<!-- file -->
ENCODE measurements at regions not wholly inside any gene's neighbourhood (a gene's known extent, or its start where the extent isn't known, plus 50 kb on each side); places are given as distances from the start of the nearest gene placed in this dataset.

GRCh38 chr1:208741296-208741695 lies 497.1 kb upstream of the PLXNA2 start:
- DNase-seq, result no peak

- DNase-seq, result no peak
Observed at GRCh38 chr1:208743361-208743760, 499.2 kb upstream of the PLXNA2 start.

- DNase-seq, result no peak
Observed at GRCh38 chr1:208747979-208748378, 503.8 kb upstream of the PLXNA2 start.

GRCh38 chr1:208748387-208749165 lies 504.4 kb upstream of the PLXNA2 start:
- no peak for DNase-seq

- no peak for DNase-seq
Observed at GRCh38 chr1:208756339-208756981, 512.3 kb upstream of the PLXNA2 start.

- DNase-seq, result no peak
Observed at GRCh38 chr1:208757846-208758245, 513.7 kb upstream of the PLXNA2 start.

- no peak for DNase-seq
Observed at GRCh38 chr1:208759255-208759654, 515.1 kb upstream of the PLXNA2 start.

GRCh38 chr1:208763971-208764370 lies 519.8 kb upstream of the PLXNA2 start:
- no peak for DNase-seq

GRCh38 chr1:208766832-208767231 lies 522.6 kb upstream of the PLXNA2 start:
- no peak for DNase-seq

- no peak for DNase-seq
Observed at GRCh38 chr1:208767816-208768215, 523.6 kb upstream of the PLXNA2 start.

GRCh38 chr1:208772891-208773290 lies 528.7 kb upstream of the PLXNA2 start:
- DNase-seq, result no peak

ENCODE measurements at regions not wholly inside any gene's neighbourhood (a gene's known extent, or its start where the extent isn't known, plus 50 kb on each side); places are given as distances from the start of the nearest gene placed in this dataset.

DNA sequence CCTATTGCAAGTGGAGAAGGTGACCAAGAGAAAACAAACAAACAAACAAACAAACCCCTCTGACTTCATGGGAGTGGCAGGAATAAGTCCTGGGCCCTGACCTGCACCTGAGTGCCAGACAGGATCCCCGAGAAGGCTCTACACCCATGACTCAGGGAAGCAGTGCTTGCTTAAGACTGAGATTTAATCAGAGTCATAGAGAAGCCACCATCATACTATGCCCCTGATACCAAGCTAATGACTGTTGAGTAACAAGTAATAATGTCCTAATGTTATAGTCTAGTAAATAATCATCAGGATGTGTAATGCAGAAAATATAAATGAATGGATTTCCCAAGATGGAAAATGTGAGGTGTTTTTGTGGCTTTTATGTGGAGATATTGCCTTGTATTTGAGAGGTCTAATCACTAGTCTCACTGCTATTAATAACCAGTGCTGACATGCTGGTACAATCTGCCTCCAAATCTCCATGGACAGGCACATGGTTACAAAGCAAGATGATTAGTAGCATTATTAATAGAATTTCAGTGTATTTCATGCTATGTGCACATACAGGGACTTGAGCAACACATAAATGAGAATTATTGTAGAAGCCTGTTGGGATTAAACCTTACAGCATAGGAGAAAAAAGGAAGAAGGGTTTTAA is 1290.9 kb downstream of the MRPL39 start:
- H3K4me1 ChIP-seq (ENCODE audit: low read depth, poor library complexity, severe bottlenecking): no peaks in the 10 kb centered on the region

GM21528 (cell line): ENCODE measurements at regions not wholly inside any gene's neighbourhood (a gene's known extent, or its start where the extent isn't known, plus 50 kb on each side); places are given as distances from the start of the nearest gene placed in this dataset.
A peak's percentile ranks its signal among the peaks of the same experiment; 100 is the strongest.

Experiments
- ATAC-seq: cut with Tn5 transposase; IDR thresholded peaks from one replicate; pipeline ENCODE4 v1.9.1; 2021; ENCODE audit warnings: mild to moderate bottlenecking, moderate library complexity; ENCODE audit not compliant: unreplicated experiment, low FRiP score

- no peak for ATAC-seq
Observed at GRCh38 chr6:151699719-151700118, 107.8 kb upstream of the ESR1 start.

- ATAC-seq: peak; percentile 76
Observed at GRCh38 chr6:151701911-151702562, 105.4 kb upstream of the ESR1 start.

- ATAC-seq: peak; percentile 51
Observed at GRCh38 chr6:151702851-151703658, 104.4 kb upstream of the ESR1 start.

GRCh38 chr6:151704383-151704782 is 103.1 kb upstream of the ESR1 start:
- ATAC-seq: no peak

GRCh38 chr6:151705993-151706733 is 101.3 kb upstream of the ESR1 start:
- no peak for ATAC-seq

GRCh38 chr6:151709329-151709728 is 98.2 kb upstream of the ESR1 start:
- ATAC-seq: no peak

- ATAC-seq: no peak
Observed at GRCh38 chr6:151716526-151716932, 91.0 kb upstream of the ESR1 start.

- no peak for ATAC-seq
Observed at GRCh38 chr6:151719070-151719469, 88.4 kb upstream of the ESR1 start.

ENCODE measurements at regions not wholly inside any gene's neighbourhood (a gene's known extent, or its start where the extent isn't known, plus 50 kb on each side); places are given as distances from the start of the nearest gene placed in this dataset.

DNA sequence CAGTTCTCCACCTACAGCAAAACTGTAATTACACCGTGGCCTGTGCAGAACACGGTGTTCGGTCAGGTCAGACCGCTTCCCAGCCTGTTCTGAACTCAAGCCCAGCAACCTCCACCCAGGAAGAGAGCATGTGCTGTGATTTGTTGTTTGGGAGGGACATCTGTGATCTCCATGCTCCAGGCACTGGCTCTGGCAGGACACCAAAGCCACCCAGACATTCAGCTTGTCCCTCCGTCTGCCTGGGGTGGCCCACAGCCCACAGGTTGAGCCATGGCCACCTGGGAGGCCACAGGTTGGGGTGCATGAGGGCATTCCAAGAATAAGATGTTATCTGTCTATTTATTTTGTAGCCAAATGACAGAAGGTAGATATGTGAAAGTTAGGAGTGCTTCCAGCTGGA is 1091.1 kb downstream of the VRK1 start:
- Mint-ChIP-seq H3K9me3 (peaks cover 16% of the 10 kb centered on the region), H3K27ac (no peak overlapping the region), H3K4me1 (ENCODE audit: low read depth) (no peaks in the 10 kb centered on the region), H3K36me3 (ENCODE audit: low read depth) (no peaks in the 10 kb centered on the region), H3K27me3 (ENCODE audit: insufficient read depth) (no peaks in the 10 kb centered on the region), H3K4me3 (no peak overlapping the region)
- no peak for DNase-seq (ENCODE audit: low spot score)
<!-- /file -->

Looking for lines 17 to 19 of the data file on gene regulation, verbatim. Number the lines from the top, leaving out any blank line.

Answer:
- no peak for DNase-seq

GRCh38 chr1:208766832-208767231 lies 522.6 kb upstream of the PLXNA2 start:
- no peak for DNase-seq